As discussed above, because capital stocks in the transport sector are not broken down into regional and sectoral data in South Korea, it is necessary to use estimations. In this paper, we propose a modified BYM to obtain more reasonable estimates. Unlike previous research, we use the method of the regional allocation of quarterly net stock data by sector provided by the BOK. In other words, we regard the time-series data of secured sectoral capital stock as the national amount for each sector. This is done to compensate for the shortcomings of the conventional BYM, which does not reflect the sudden disappearance of capital or the discontinuance of value, as mentioned above, and which tends to show upward bias as the outcomes move away from the base year.

Moreover, with the proposed method, the depreciation rates for each segment are allowed to have different values over time. With this flexibility, the depreciation rate in this study can be accurately calculated for each sector and period using survey data. This generality stands in contrast to a recent study by Gong (2015), which is most similar to this study. That study applies the depreciation rate according to SOC assets as of 2011 from the NBS, which are assumed to be identical to the depreciation rate according to the SOC throughout the period.

However, a “negative” depreciation rate is still likely to be obtained due to the difference between the stock deflator and the flow deflator and the differences in the valuation methods of the assets according to the dataset used (Kim, 2011, p.197). The negative depreciation rate problem has been consistently raised in stock-estimating studies, but there remains no clear solution without a significant improvement in the data. Moreover, if the estimate is revised, it will negate the numerical value of the NWS (Kim, 2004, p.91). At present, therefore, we accept the limitations of the data and proceed with the estimation.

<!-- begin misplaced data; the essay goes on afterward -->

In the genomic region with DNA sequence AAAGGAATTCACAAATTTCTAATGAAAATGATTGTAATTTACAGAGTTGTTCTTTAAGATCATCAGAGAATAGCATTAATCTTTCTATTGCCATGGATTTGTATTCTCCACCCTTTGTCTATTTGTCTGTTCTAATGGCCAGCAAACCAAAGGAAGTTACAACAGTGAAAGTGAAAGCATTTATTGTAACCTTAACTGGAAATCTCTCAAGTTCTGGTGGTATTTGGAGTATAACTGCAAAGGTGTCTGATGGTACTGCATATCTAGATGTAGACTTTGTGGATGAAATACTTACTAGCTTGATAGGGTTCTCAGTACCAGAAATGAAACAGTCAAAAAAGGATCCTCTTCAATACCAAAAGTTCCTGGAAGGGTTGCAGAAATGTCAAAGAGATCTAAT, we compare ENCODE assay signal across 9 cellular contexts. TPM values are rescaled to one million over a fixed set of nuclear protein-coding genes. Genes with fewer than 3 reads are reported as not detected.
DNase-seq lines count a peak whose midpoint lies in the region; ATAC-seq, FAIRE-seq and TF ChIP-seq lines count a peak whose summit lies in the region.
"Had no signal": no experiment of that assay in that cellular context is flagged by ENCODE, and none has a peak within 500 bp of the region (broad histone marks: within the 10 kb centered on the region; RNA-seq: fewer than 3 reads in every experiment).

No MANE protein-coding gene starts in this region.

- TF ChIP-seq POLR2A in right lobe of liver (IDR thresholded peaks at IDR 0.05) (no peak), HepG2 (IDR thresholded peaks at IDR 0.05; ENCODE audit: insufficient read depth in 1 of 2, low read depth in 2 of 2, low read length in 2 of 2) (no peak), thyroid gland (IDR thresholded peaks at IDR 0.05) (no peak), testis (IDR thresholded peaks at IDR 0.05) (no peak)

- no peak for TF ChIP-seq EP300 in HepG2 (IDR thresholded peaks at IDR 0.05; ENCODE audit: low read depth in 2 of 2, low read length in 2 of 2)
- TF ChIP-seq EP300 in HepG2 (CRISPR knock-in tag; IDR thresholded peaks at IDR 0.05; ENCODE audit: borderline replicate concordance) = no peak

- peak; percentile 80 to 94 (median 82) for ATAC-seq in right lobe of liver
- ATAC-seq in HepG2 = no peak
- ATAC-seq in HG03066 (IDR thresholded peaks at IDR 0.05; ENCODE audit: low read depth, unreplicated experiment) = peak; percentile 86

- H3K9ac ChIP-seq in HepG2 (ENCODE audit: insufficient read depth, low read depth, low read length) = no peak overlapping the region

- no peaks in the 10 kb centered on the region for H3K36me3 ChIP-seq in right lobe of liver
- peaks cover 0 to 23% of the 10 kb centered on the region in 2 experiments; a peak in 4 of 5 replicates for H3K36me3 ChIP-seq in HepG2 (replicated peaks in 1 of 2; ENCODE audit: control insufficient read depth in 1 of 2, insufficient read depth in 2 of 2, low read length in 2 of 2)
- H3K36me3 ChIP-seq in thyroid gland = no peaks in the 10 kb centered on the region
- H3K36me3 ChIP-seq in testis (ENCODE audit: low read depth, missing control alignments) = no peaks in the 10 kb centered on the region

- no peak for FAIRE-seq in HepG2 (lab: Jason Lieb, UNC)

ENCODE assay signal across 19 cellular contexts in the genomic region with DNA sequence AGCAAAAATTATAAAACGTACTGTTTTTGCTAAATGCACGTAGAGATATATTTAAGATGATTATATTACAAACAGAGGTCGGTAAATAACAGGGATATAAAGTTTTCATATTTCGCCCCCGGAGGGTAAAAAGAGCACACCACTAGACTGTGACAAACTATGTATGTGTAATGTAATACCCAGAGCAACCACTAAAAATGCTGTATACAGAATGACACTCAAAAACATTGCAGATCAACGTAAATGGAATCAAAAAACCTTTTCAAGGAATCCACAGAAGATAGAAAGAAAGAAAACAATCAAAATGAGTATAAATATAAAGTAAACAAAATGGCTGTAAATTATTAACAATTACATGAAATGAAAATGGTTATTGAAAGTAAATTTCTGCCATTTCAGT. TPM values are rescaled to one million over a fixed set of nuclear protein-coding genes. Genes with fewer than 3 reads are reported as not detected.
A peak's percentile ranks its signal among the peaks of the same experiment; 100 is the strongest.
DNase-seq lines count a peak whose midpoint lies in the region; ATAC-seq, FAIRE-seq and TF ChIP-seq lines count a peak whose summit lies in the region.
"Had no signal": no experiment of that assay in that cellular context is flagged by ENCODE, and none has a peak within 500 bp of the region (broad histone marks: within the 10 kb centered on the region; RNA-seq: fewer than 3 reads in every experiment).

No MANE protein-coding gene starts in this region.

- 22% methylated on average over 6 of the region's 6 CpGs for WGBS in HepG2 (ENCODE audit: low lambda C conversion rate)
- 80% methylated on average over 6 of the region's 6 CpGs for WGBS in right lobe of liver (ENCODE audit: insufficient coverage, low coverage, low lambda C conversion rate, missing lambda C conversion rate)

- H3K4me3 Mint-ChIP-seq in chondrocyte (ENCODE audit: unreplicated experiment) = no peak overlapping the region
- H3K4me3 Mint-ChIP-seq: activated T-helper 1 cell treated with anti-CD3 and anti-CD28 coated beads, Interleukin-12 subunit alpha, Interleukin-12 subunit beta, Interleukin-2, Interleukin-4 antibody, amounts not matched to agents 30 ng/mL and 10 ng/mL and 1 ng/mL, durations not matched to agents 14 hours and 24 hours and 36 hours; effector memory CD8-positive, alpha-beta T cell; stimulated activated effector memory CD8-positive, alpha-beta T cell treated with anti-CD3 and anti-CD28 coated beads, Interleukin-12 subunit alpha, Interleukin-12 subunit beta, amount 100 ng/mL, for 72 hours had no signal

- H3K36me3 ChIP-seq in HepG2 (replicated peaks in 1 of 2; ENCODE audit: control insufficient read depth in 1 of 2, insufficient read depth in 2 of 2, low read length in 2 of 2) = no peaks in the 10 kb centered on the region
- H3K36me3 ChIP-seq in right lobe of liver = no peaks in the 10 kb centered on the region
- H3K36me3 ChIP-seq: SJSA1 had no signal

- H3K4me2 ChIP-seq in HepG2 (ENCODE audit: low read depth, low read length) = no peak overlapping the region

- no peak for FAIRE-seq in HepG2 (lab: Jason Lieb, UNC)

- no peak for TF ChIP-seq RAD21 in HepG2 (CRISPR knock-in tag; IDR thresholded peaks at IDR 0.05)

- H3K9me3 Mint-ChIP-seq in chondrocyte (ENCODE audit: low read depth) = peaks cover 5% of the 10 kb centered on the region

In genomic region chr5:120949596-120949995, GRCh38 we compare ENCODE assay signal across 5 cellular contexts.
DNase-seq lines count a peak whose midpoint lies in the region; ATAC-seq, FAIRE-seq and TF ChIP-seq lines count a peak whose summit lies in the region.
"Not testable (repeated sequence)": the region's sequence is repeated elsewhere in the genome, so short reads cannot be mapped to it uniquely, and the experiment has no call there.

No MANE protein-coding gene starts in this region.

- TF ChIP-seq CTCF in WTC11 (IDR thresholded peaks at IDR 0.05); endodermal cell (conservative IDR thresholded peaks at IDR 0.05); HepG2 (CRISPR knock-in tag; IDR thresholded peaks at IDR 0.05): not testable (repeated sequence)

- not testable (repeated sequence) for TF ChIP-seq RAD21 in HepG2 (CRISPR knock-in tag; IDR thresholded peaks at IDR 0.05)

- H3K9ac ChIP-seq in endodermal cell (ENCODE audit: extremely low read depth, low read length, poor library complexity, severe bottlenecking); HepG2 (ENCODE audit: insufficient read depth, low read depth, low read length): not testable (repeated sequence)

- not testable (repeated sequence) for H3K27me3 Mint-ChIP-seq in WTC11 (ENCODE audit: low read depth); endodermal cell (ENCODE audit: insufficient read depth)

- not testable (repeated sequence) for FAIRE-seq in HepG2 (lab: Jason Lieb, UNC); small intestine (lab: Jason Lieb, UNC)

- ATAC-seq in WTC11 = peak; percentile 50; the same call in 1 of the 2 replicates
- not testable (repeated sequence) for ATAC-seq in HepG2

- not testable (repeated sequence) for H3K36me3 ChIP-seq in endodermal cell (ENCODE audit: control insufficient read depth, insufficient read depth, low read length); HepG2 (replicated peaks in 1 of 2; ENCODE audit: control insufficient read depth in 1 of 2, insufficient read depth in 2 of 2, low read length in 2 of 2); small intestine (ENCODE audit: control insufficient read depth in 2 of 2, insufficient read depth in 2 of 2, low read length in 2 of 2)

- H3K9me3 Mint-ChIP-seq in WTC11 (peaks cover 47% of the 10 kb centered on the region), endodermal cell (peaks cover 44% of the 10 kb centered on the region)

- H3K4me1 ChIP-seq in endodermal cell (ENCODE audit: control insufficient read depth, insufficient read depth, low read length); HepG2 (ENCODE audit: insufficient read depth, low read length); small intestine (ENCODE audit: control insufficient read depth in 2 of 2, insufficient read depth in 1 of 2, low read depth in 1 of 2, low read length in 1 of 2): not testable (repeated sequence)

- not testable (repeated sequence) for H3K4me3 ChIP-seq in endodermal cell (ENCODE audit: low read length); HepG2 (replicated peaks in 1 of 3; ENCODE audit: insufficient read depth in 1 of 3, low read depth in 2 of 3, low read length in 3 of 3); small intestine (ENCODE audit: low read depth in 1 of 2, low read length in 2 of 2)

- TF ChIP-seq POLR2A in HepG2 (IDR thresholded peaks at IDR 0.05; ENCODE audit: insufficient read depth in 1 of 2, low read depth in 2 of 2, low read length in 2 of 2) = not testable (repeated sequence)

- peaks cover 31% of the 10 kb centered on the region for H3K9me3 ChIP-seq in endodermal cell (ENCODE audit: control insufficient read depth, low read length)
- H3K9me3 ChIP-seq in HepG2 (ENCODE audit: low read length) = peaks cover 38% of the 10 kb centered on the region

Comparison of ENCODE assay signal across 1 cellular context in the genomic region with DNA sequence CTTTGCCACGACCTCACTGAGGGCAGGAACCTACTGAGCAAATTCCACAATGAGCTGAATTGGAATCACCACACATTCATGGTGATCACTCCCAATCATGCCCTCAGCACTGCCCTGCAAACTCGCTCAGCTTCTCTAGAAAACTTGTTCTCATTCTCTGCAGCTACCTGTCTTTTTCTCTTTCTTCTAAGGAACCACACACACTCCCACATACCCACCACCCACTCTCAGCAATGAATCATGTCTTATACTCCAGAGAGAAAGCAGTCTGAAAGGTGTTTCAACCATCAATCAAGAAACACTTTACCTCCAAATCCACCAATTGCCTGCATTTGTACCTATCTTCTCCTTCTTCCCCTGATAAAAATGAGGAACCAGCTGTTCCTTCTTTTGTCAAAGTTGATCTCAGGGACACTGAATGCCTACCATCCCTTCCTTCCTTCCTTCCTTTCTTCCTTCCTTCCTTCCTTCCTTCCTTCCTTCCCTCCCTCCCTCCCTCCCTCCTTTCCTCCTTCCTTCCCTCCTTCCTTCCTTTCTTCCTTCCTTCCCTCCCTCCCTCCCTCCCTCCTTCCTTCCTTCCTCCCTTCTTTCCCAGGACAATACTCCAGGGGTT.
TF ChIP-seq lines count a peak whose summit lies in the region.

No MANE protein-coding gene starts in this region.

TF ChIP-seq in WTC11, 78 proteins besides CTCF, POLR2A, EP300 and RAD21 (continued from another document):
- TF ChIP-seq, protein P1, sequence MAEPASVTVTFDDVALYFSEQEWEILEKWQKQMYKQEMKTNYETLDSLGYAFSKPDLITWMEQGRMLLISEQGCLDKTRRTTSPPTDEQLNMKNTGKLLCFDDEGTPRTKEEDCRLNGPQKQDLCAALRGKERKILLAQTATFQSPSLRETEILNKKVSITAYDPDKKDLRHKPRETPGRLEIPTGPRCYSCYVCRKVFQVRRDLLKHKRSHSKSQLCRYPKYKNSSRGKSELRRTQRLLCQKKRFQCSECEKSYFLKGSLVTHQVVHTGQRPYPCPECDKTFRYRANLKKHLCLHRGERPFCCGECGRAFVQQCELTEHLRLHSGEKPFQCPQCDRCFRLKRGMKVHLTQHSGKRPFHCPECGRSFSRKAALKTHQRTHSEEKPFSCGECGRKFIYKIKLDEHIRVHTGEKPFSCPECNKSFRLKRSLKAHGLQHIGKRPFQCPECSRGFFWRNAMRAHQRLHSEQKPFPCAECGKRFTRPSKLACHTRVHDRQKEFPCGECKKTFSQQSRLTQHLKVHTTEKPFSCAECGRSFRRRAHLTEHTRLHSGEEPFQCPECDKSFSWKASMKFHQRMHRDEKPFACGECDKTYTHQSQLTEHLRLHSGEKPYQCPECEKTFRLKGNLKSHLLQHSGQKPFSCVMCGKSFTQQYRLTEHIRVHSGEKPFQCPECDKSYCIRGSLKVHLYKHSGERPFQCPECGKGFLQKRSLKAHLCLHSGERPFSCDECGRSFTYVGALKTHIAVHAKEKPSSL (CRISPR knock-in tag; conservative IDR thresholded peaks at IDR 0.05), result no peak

A. Background and Assumption

In this study, we assume that the most recent available data on the regional and sectoral capital stock provided in NWS 1997 is the stock of the base year. Similar to Kim (2010; 2011) and Gong (2015), we use publicly funded progress payment amounts of regional investment in SOC from the CIS as the investment amount. Table 2 shows the type of construction involved. In order to obtain quarterly data, the investment amount is assumed to be identical quarterly, and the actual investment amount in each case is based on the quarterly value of the GDP deflator in the construction sector.


Note: The numbers in parentheses are the work type classification codes in the CIS.